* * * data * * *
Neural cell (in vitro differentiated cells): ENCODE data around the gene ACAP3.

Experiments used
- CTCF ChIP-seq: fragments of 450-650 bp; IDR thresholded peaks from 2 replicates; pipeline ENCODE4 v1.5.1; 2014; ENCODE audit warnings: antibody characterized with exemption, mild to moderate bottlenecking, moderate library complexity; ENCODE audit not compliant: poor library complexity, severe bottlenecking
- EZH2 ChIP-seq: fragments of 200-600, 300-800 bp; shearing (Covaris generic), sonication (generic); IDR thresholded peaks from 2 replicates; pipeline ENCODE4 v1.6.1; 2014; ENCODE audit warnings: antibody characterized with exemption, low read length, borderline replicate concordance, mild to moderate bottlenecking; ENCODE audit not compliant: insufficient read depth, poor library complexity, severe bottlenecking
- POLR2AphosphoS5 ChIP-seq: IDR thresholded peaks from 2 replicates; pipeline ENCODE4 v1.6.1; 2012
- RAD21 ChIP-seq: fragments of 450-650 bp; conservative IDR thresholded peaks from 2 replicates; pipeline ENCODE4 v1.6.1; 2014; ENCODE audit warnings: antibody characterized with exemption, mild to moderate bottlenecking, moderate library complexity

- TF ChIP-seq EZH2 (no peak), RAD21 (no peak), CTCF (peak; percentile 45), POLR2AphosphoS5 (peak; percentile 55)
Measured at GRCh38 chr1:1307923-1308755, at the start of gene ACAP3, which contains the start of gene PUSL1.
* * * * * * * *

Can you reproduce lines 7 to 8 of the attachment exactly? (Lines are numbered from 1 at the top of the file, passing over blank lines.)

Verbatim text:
- TF ChIP-seq EZH2 (no peak), RAD21 (no peak), CTCF (peak; percentile 45), POLR2AphosphoS5 (peak; percentile 55)
Measured at GRCh38 chr1:1307923-1308755, at the start of gene ACAP3, which contains the start of gene PUSL1.